Sweden's New Gender Neutral Pronoun Is a Step Towards Equality, and It's Catching On Quickly
Back in 2012, Scandinavia took a step towards gender equality when Sweden introduced the gender-neutral pronoun "hen." The word officially made its way into the Swedish National Encyclopedia and, according to Newsweek, it has really gained popularity. Now, in 2014, it is beginning to help eliminate gendered language, toys, and clothing in shops, nurseries, schools, and households. In fact, several new children's books with gender-neutral protagonists have been released, and at least 14 major retailers have made gender-neutral toys and clothing aisles. Go Sweden!
Though Sweden seems to be ahead of any country in the world with regards to gender equality for children, many countries in the EU have started to follow suit, and activists stretching from Canada to Australia are calling for an end of gendered toy aisles. Maria Hulth, a representative of a gender equality counseling firm Jämställt, discusses the success and benefits of "hen":
"They’re [nurseries and primary schools] putting a lot of effort into avoiding words like boys and girls, instead just saying ‘children’. And norm critique is growing extremely fast...all children should be able to wear what they want. Dresses are not just for girls. And pink is a beautiful colour that should be available to everybody."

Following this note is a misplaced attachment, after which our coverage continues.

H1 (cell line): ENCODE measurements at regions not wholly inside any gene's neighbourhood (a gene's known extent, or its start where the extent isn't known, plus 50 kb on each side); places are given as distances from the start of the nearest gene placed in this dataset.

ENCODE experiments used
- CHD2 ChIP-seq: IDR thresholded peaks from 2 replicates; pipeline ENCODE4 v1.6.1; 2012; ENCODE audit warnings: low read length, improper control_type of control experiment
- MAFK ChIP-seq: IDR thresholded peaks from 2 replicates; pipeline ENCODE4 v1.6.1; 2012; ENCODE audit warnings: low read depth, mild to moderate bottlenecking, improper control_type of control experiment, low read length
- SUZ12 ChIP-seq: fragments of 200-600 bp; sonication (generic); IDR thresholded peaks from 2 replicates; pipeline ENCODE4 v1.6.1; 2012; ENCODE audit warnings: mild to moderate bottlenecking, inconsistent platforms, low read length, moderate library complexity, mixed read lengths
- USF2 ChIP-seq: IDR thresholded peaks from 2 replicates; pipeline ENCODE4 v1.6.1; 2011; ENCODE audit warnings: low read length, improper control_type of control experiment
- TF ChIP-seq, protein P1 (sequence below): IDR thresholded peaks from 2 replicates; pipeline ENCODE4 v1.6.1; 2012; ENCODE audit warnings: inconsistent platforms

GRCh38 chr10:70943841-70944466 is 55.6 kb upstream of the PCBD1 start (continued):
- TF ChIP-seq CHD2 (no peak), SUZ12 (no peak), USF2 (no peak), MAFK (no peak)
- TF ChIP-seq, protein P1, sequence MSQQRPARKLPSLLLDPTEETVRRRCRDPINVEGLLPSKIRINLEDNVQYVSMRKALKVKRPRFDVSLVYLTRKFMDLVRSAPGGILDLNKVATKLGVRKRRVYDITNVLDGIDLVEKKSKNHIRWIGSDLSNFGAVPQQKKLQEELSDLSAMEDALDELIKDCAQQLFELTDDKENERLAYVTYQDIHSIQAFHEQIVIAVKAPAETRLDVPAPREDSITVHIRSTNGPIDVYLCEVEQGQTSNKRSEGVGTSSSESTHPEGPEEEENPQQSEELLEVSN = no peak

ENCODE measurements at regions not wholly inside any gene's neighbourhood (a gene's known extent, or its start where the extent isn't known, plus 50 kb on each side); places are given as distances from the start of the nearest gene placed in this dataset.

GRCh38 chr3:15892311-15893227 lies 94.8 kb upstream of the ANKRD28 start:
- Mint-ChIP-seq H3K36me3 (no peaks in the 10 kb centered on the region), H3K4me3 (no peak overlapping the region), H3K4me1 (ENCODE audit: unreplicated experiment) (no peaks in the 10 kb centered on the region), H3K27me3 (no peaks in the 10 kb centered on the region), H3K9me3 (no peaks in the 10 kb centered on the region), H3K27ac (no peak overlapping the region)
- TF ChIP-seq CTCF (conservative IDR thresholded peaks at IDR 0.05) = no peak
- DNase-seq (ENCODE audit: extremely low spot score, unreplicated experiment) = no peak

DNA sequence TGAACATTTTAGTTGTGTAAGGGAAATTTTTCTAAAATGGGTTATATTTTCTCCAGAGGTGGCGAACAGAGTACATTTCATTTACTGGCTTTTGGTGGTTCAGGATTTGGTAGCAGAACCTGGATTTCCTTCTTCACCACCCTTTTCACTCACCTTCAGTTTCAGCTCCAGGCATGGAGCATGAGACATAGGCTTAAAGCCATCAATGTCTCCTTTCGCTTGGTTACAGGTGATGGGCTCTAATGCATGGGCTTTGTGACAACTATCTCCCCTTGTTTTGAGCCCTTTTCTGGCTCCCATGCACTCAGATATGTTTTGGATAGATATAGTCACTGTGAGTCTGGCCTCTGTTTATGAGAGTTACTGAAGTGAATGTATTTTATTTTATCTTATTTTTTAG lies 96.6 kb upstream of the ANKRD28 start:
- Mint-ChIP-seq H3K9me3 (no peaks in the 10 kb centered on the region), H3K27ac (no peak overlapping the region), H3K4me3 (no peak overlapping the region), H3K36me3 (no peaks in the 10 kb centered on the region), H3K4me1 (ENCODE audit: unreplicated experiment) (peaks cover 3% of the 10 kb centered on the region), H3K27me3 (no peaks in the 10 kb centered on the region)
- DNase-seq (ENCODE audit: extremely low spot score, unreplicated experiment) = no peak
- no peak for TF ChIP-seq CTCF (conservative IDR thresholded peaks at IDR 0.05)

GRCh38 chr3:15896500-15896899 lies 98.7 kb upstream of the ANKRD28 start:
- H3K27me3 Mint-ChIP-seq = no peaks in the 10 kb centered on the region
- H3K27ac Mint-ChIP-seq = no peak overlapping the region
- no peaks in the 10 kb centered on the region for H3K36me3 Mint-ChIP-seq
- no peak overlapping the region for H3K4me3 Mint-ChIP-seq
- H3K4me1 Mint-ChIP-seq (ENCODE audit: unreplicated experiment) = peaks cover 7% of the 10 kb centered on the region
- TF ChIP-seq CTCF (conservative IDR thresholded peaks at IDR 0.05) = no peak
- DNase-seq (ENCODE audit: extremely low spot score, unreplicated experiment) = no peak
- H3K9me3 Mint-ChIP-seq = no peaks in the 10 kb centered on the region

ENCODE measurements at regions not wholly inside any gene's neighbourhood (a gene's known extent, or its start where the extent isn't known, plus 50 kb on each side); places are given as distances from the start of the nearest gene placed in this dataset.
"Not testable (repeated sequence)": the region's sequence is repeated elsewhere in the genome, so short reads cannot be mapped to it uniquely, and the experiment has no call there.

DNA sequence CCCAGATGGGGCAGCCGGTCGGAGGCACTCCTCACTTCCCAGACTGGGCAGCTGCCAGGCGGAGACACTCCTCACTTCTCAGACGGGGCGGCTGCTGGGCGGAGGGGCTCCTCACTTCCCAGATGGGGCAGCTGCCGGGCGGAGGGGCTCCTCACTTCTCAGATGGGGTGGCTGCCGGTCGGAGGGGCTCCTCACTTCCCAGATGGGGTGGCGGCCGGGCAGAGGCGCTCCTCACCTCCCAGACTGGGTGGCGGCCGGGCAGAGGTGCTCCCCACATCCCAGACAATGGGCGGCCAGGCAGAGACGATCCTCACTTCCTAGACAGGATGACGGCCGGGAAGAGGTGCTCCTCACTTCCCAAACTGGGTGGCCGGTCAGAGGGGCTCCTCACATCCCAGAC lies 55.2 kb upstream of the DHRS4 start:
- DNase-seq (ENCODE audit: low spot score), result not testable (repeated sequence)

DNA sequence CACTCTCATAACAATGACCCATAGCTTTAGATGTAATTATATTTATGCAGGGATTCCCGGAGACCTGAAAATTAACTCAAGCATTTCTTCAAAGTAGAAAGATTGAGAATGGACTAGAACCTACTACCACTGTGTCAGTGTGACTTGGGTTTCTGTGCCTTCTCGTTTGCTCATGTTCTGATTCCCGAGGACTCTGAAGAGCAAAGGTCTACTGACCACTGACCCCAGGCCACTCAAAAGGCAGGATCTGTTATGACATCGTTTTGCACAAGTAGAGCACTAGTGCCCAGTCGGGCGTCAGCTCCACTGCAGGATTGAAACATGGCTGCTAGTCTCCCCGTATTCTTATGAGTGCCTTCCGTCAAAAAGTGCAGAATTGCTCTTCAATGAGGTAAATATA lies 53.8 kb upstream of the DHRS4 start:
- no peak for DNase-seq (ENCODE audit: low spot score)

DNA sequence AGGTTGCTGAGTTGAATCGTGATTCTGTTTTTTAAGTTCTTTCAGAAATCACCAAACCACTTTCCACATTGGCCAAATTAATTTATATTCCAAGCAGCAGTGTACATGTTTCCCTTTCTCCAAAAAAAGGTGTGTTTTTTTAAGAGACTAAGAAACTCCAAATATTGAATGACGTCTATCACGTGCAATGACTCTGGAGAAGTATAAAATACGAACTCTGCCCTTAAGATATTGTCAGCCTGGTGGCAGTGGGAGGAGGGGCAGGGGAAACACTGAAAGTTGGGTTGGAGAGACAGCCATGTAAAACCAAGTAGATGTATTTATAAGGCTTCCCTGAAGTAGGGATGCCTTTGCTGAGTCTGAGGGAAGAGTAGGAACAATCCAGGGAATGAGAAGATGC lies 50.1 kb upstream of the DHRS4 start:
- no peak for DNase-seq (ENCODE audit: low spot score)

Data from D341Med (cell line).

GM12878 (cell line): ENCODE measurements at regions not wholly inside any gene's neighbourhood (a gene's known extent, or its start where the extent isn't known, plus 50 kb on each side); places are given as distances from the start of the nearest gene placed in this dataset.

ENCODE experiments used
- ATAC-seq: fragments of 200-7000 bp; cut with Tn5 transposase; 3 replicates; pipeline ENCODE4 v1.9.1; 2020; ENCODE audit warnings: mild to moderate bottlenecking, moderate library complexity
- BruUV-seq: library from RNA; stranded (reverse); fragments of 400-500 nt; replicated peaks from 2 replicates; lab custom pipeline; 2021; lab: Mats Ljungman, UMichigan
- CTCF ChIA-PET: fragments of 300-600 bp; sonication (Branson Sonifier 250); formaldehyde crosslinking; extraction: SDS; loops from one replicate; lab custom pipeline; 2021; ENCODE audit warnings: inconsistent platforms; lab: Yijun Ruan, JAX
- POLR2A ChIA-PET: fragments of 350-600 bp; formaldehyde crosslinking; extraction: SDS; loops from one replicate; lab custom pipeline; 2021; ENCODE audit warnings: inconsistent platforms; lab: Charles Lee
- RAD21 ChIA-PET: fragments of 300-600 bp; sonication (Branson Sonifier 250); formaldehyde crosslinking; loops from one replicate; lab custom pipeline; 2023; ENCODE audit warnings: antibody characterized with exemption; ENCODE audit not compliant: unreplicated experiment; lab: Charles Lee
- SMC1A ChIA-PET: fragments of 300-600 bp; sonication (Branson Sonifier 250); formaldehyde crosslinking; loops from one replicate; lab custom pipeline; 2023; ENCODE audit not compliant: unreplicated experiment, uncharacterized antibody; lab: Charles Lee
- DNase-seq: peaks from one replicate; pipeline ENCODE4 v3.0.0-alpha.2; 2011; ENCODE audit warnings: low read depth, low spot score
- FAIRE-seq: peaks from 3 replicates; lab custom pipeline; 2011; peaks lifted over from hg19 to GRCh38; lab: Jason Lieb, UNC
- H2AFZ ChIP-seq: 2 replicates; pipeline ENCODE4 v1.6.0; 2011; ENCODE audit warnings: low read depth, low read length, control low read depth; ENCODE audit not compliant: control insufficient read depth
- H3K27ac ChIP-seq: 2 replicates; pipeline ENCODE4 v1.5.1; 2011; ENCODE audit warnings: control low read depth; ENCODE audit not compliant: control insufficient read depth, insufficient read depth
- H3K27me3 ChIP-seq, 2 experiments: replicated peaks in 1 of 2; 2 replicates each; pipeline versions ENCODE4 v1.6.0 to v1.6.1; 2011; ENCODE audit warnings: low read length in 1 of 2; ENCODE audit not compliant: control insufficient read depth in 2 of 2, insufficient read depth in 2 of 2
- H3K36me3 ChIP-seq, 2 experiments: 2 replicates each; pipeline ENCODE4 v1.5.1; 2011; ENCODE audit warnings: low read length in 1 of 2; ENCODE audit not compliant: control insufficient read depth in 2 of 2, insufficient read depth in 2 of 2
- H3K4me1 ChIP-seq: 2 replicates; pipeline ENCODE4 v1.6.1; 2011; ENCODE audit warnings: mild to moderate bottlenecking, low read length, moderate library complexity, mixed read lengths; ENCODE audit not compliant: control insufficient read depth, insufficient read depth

The United States and other countries have their own unofficial gender neutral pronouns which, though certainly not as popular or used as early as "hen," definitely exist in spaces where people have access to them. Norwegian is a language in which, for example, there is an option for the gender-neutral pronoun "hin," but it's seldom used. In Thai, the gender-neutral pronoun "khao," can be used only when there are two female speakers. In English, we have adopted "they/them/theirs" to be gender neutral, but more recently have added the less commonly used "zi/hir/hirs," which are being embraced mostly by college students.
There are several benefits to gender-neutral pronouns and shifts in gendered upbringing. The first, and perhaps the one that is most important and most obvious, is that it eliminates any distress or confusion put on children who don't identify with the pronoun that is most used for them. It turns gender into something optional that children can use as self-signifiers only if they feel the need, not because they are socially forced. It also helps get rid of arbitrary, socially constructed gender stereotypes, like that girls should play with kitchen toys and boys should play with trucks, or girls should be modest and coy and boys should be aggressive and persistent. It's amazing to think that just a slight shift in language can change how we think, behave, and teach completely.